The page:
Out this week: The Angel of Losses by Stephanie Feldman; Charleston by Margaret Bradham Thornton; Panic in a Suitcase by Yelena Akhtiorskaya; The Home Place by Carrie La Seur; Lucky Us by Amy Bloom; and Tigerman by Nick Harkaway (which I wrote about for our Great 2014 Book Preview).
The Guardian reports that Kinokuniya, a Japanese book chain, has bought 90 percent of the print run of Haruki Murakami’s latest essay collection, Novelist As a Vocation, to be released September 10th in Japan. The company hopes to bring more customers back into bookstores. Need more Murakami? Read our review of The Strange Library.
For The Brooklyn Rail, John Ashbery answers some questions about writing in French, crushes on boys, and the presence of “it.” As he puts it, “I’m sort of notorious for my use of the pronoun ‘it’ without explaining what it means, which somehow never seemed a problem to me.”
As titles go, it’s hard to get more straightforward than England and Other Stories, the new collection by Graham Swift. In the Times, Michiko Kakutani provides her verdict, lauding Swift for his ability to paint “vistas as panoramic as those in the stories of Alice Munro.”
On the infinite recreation and reimagining of Finnegans Wake, a book that was “crying out for the invention of the web, which would enable the holding of multiple domains of knowledge in the mind at one time that a proper reading requires,” from The Guardian.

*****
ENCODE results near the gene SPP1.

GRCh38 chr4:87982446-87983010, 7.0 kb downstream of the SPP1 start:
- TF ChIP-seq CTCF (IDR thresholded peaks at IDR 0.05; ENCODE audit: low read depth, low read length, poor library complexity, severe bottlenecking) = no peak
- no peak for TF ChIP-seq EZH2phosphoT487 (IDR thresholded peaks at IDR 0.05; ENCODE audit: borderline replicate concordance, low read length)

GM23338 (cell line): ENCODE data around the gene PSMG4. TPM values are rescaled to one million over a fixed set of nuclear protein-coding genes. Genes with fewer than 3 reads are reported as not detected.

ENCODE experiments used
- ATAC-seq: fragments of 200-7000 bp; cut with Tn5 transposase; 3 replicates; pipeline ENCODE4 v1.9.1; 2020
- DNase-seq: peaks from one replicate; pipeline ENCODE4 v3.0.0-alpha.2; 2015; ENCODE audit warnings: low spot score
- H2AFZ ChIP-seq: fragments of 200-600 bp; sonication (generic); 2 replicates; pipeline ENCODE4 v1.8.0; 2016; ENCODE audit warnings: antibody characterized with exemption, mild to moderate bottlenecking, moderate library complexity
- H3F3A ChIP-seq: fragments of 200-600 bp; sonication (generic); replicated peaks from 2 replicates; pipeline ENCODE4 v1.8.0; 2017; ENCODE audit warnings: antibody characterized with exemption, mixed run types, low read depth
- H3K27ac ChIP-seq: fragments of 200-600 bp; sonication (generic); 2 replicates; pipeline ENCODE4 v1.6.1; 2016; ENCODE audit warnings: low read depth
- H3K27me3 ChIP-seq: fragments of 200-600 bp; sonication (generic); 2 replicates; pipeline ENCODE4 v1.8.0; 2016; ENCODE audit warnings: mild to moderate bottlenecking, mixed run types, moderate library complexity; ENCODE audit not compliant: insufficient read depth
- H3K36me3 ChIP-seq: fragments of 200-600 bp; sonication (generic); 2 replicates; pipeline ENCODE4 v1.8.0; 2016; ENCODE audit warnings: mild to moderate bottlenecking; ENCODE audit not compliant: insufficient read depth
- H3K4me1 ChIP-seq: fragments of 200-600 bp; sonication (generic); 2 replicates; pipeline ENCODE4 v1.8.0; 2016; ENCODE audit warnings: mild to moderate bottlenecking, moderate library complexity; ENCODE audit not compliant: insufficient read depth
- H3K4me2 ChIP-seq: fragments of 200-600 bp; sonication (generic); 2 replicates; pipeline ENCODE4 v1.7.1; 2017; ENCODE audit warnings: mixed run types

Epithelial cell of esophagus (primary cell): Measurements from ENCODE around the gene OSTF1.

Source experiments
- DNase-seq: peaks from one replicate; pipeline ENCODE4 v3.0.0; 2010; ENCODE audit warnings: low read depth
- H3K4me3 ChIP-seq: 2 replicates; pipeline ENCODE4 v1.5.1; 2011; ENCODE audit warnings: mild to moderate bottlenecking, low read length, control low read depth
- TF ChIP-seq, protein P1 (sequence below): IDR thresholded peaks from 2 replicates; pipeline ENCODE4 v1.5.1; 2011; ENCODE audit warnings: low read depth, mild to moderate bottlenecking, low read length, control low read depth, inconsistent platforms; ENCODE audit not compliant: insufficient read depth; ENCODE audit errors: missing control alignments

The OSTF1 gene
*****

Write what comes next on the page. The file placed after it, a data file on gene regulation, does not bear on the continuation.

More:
“You could say that Fancy is about a couple of comical old kooks stuck in a dismal town finding creative ways of making themselves (and some luckless bystanders) crazy … and you wouldn’t be wrong. But you could also say that it’s the story of the composition of the manifesto of a bizarre and protean (protozoan?) order of being in which we’re all just patterns mistaking ourselves for people.” In a piece for BOMB Magazine, Scott Esposito interviews Jeremy M. Davies about Bernhard, Olive Garden, writing Fancy and reintroducing humor into modernist literature. Their conversation pairs well with our own Nick Ripatrazone‘s look at, well, the conversations of BOMB interviews.